Print 29 comment(s) - last by Flunk.. on Feb 6 at 12:02 PM

No word on how the system would be integrated into vehicles

GM has steadily improved its Onstar telematics system since its original introduction way back in 1996.  In its most recent iterations, OnStar can be called upon to disable/stop a stolen vehicle at the request of the owner or police.
Documents have now turned up that show police in Europe have plans for a similar, but universal system that would allow them to remotely stop cars. The system would allow cars involved in high-speed chases to be stopped remotely without resorting to tire spikes or other destructive methods.
The European Network of Law Enforcement Technology Services is researching the system, which could be rolled out by 2020.

"Cars on the run can be dangerous for citizens," the report stated. "Criminal offenders will take risks to escape after a crime. In most cases the police are unable to chase the criminal due to a lack of efficient means to stop the vehicle safely."
Other facets of the program include the development of better tech for automatic license plate recognition and better ways to share intelligence between agencies.
The plans for the remote stopping system has been approved by the EU Standing Committee on Operational Cooperation on Internal Security

Source: AutoCar

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RE: It's funny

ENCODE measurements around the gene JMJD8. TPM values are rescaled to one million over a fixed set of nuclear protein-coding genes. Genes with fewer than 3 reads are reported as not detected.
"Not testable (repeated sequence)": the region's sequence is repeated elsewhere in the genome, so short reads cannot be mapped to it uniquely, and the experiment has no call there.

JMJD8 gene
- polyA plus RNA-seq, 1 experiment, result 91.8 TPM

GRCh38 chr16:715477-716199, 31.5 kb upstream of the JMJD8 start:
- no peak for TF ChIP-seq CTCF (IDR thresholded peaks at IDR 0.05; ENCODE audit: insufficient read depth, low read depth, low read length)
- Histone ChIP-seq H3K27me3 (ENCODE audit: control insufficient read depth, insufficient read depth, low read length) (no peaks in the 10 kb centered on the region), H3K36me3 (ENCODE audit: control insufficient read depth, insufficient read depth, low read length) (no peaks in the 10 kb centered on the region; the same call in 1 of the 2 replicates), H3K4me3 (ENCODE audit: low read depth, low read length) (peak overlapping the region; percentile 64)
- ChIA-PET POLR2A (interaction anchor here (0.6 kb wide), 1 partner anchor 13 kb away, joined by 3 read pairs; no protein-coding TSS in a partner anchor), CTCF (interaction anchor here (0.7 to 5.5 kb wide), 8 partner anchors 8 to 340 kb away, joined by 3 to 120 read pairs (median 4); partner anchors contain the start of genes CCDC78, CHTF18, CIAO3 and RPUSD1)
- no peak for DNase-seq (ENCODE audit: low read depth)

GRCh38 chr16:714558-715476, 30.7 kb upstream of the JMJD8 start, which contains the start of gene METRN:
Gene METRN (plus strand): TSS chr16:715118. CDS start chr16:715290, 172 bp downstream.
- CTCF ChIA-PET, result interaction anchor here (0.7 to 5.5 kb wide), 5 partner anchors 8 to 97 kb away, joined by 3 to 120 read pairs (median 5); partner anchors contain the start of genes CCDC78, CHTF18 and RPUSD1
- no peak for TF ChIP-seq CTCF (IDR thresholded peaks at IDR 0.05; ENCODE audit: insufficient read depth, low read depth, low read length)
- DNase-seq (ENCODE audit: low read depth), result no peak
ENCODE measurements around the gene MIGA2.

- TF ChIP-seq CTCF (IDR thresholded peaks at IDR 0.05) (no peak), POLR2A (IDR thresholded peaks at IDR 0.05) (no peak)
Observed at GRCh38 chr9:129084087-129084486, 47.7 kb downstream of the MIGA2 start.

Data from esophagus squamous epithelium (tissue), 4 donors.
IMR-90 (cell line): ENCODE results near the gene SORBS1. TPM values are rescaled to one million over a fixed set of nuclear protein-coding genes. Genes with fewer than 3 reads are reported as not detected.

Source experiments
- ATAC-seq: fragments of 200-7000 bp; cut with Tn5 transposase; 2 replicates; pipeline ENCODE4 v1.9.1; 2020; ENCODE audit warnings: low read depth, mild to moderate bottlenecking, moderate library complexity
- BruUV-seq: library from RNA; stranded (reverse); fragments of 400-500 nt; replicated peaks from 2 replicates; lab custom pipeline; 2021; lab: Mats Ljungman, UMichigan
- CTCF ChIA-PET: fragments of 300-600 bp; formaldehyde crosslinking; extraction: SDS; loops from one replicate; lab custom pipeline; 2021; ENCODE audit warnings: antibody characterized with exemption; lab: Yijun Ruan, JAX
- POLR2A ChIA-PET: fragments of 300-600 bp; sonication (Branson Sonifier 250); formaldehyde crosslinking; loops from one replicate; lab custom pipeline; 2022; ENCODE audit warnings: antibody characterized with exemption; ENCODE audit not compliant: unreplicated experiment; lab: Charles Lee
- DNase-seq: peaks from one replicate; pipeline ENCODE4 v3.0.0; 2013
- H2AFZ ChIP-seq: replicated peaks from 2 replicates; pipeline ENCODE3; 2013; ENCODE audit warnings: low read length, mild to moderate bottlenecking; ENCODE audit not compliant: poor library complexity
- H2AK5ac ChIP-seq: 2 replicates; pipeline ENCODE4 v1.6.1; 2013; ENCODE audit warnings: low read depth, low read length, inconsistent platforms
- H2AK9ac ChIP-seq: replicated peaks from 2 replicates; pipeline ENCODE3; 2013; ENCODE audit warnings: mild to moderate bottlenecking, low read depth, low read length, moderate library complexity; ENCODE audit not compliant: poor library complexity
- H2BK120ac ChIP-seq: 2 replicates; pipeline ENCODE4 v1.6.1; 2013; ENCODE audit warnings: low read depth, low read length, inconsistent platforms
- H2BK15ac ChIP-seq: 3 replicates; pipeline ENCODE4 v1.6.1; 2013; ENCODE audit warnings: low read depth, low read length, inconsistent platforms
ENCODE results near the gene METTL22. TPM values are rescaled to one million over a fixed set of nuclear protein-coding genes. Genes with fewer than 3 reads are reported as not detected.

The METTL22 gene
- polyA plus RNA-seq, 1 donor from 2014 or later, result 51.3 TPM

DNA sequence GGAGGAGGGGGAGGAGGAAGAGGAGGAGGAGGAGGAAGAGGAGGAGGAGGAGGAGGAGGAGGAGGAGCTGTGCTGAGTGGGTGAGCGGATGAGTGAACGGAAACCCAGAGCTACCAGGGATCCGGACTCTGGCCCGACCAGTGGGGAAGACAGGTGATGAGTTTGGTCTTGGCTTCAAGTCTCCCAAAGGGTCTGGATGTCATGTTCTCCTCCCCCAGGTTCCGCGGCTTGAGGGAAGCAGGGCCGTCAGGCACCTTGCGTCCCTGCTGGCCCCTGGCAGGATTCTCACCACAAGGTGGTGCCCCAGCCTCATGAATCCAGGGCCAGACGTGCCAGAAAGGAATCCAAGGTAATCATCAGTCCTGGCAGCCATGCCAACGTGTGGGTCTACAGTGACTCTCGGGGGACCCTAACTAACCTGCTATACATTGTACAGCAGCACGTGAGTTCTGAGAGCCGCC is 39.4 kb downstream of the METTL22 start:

By SuckRaven on 2/3/2014 10:56:17 AM , Rating: 2
I can already hear all the luddites complaining about safety features like this that have the potential to save lives. The police already have the power to pull you over, how on earth is this any different?

It's different because this approach removes the element of choice from the driver. This, sadly, is a trend occurring not just in the automotive industry. Just turn on any news outlet. Governments all around the world are deeming their citizens too dangerous and stupid to be able to make decisions on their own.

Remove choice from the person, and it becomes easier to catch people who might decide to run.

I call B.S. on this and hope it doesn't go this way, but recent trends would seem to suggest otherwise.

"Well, we didn't have anyone in line that got shot waiting for our system." -- Nintendo of America Vice President Perrin Kaplan

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